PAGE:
Uncategorized

Kant, Hume, and the Self

Hume said there was no self — it was just a congeries of experiences.  He also denied that there were any necessary links between experiences.  According to Hume we can’t know that boiling water makes an egg hard-boiled — all we know is that those ideas have been associated in the past.

Kant tried to prove that there was a necessary link among experiences and that causal laws were reliable. He did so by the transcendental deduction of the categories.  Basically this says that all my perceptions have to be in principle combinable into a single consciousness — , and for them to be so combinable, they have to have an orderly connection.

But are they in principle combinable into a single consciousness?  Not if they are just a congeries of experiences, as Hume thought.

I wonder if you could run Kant’s argument the other way.  The world is an inter-connected whole.  Therefore since I am at the center of my world, I must have at least the same degree of unity as the world has.

Standard

5 thoughts on “Kant, Hume, and the Self

  1. Matt Leibowitz says:

    There once was a thinker Descartes
    Who made a very great fart.
    While speaking to Hume,
    He produced such a fume,
    That both their eyes did smart.*

    *(It is more than likely that since Descartes and Hume were not contemporaries, no flatulence of Descartes’ could have directly caused Hume any discomfort).

  2. Matt Leibowitz says:

    Not to mention that there was not any direct link between the anally expelled gas and the water welling up in their eyes.

    • Oh sad day
      When we smell
      The contents of another man’s bowels
      Wafting to our nose
      On a summer breeze
      Without benefit of being inside said samurai’s
      Odorous ass
      -Lady Genji

  3. Mike W says:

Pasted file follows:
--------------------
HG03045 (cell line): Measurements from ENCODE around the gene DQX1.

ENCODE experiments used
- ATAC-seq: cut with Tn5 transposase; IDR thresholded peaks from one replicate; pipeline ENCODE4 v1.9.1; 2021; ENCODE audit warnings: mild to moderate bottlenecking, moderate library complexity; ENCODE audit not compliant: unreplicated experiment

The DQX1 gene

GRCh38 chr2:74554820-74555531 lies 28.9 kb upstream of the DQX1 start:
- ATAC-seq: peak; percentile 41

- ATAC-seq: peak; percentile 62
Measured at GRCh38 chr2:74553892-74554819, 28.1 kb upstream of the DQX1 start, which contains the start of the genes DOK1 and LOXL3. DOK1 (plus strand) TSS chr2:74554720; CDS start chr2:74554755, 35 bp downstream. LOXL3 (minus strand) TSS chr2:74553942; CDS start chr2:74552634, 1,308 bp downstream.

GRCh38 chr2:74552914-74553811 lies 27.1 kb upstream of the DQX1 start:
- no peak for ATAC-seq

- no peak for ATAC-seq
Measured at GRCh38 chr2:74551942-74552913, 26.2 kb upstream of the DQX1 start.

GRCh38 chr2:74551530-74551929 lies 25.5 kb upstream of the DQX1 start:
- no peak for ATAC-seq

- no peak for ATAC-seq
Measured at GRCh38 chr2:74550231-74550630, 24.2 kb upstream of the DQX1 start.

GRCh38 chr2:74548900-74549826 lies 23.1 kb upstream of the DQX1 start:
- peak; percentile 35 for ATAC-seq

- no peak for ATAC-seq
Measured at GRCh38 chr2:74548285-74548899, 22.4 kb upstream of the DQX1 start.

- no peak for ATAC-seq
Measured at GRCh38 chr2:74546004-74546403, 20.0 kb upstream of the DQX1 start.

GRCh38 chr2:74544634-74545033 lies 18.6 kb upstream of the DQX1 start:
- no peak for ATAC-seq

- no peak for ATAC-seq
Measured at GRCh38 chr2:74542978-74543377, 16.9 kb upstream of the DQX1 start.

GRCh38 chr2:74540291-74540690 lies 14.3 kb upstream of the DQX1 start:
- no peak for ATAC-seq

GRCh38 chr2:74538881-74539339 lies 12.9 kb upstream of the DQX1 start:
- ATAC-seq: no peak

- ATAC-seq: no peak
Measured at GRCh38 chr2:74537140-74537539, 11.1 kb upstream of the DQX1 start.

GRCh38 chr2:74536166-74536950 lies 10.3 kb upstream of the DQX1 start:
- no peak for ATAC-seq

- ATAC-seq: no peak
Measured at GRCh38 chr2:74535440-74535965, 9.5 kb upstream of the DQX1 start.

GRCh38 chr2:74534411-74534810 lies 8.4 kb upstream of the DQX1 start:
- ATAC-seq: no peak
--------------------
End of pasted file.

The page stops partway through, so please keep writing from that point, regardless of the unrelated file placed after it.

I think Kant’s insight was that merely being able to observe a coherent empirical world requires a unified consciousness. And that coherence is not an optional feature our minds can add to a pre-existing empirical world that simply happens to lack coherence. So if the mind were a string of unrelated perceptions, it would not be a mind.
    Or maybe I’m wrong … my experience of reading Kant was that often I felt I understood him, even as my idea of what I understood was slipping away from me. Much like Hume’s view of perception, in fact.

  4. Sean F says:

    “I wonder if you could run Kant’s argument the other way. The world is an inter-connected whole. Therefore since I am at the center of my world, I must have at least the same degree of unity as the world has.”

    Reminds me of what Spinoza seems to be getting at in the Ethics. Except for him the the intellect’s perception can be (often is) fragmented by inadequate ideas, so that we need to sort out the confusions of our ideas for our unity to become obvious.

Leave a Reply

Fill in your details below or click an icon to log in:

WordPress.com Logo

You are commenting using your WordPress.com account. Log Out /  Change )

Google photo

You are commenting using your Google account. Log Out /  Change )

Twitter picture

You are commenting using your Twitter account. Log Out /  Change )

Facebook photo

You are commenting using your Facebook account. Log Out /  Change )

Connecting to %s